The Magic Flute
Bath Spa University School of Music and Performing Arts
The Michael Tippett Centre
Thursday 22 November, 2012
A brilliant performance of The Magic Flute can be an utterly spell-binding, ebullient and transformative event. The night we went to see this production, performed by students at Bath Spa University it was not perfect but it was very good – witty, well-sung, neatly-paced, visually pleasing and extremely entertaining, creating a strong, positive and lasting impression. The cast members take different roles over successive nights of the run, so I can only speak for those we saw at this performance, but having seen a number of them in a version of Purcell’s King Arthur earlier in the year, it was exciting to witness how much they had grown in ability, technique and poise over only eight months.
The performance space at the Michael Tippett Centre is not large. The orchestra has to share the stage with both the set and the performers, naturally placing a number of constraints upon the production. Chief among these is room available for the set itself. Here simplicity is not only a virtue but also a necessity. For The Flute the performance space was on an open white rectangular apron with a white wall behind cut by a large black archway. Above was a white balcony which was accessed from the side by a white spiral staircase. Behind the orchestra stood a striking, angular and desolate white tree which seemed to grasp the air with crooked hands – perhaps reaching out for wisdom and love or grasping in lust. The costumes of those principals who were of a pure, simple or heroic nature flowed on with the white theme, the rest were contrasting in their boldness, with dark blue hues characterising those with darker natures.
So, how about the performers? Let’s get the one everyone asks about out the way first. The Queen of the Night hit all the right notes in all the right places with a pleasing pace and ease. We could enjoy her singing without that niggling worry that she wasn’t going to make it through her arias. She might not have been the best actor, and perhaps her final notes were a smidge hasty, but her voice had operatic potency which she coloured with just enough menace to bring out the nastiness of the ambitious and manipulative mother. She was good, she got a great reaction from the audience, but Papageno was better. Papageno is the role that makes this opera. If you have a weak bird-man then you have a weedy opera. Here was a Papageno who could act and sing and, most impressively, do both together while jumping on a trampoline netting birds. His movements had the jerky freneticism of a redshank stalking the tide line for sand hoppers, his sudden bursts into speech, song or action mirrored the behaviour of a wagtail crossing a car park and whenever he was on stage he was a compelling and energising figure.
This was necessary as Tamino, by contrast, did not seem blessed with such strong acting skills and initially appeared to be rather nervous. However, the clarity and lyricism of his tenor voice convinced and attracted the audience: when he sang like a reflective, philosophical hero he became the flute animating the opera with its magic. Matching Tamino’s vocal clarity was Pamina, lovely of figure – the ideal limpid heroine – and with a purity of voice that was quite captivating. While she hadn’t the operatic power of the Queen, she sang with an understated elegance that focussed the whole auditorium on her every note and drew out both the vulnerability of her character as the imprisoned princess and also the robustness of her nature as a woman prepared to resist Monostatsos, engender courage in Papageno and stand with Tamino as he undergoes cultic trials. Her diction was clear, her acting was attentive and she convinced as a heroine longing for romance, longing for freedom but not quite at ease in a world where certainties, such as her mother’s love, could be exposed as unreliable.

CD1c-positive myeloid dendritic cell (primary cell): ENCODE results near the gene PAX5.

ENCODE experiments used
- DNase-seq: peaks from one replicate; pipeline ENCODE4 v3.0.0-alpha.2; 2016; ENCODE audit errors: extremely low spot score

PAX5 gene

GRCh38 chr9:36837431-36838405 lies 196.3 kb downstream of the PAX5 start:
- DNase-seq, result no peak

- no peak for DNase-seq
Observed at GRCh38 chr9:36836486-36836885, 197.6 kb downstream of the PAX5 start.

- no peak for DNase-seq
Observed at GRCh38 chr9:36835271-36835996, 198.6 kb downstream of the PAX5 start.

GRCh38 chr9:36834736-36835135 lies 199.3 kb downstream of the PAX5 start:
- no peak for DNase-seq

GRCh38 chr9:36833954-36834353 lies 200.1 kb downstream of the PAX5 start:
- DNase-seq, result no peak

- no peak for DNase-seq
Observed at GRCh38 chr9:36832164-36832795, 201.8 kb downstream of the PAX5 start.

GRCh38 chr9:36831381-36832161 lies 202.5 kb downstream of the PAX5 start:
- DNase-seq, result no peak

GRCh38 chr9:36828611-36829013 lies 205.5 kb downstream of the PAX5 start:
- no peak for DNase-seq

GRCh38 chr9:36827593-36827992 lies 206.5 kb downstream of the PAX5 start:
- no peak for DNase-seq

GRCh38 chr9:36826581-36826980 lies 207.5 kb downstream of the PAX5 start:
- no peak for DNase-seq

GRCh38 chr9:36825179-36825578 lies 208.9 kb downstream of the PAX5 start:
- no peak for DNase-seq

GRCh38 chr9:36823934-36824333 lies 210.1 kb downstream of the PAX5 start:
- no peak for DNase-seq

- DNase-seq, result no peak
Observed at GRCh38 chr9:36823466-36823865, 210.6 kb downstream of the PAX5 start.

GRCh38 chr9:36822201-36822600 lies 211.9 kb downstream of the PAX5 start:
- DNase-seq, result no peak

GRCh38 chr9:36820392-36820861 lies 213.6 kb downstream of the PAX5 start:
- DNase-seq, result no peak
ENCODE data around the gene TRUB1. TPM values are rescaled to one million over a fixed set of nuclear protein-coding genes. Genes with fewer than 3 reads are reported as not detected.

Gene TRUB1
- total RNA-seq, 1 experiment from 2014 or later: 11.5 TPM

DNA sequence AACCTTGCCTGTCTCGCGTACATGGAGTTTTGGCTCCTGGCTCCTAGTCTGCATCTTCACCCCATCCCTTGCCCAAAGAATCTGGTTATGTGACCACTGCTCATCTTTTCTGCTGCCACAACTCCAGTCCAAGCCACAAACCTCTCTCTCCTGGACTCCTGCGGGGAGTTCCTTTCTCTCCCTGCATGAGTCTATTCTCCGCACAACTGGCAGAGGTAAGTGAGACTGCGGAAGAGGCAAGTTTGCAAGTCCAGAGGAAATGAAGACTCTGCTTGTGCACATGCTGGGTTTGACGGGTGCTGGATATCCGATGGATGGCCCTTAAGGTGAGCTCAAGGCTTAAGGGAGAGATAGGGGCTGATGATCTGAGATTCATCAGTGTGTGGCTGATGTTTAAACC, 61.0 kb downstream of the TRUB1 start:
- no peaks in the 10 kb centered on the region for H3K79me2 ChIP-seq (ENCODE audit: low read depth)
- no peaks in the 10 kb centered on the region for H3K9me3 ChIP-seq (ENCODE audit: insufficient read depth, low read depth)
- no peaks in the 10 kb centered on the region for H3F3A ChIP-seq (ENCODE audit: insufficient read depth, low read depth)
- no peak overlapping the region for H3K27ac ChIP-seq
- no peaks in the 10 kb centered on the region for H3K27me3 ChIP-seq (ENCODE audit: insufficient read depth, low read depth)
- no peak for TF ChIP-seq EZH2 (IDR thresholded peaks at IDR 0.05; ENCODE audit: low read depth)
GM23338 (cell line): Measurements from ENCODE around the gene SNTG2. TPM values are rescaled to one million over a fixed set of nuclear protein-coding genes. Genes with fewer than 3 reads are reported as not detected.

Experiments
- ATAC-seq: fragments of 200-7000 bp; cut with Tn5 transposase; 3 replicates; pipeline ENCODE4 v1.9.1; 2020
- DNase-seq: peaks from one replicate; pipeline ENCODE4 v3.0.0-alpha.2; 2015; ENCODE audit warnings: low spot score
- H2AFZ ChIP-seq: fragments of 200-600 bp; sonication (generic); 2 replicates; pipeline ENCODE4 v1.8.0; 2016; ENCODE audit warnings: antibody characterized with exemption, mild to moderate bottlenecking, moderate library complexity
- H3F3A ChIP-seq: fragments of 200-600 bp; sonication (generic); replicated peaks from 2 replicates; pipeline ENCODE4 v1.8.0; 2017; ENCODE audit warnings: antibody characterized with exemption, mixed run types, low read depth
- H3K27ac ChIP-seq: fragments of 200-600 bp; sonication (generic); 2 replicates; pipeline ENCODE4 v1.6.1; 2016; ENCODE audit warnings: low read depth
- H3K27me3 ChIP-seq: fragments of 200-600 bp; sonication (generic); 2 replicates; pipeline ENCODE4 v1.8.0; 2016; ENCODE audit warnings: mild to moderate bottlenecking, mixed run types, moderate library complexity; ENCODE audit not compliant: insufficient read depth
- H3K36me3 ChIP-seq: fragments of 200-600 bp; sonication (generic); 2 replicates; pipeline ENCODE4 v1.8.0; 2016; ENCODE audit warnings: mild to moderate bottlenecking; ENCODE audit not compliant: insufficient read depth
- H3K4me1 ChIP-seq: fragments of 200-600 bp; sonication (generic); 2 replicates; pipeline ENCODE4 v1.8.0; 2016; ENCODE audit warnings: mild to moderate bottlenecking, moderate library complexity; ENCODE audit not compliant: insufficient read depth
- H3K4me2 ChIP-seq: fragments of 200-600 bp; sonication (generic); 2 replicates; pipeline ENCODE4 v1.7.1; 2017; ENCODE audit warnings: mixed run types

Support from the secondary roles was exemplary: Monostatos was a tenor with attitude and great physical presence, dastardly and buffoonish in equal measure; Sarastro was stately and lucid, ably abetted by a trio of priests who niftily skewered the pomposity of the faux- masonic rituals with shades of Anglo-Catholic camp archness; the three ladies were beguiling and flirty and not very ladylike while the three child guides were played by three ladies dressed as school boys, complete with catapults, and were Puckish in their mischievousness. The one area of dissonance was the orchestral playing – the overture began so raggedly that we were worried about what we had let ourselves in for – but this was not a bad performance, simply an uneven one, there were times when the music was spot on, illuminating and fresh, and others where it felt as if it was filtered in from another room through faulty cabling. It must be hard to get the level of sound right in such a confined space and during the opening scene I wondered whether we were going to be able to hear the vocal lines over the music, however, everything soon settled into an equilibrium and the quality of the singing was allowed to shine, the music supporting and abetting the action.
Overall this was a great night out – the opera cracked along with passion, commitment, verve, humour and talent, there was some excellent ensemble work, it felt as if everyone was working together as a team and the whole production was thoroughly enjoyable and memorable for all the right reasons.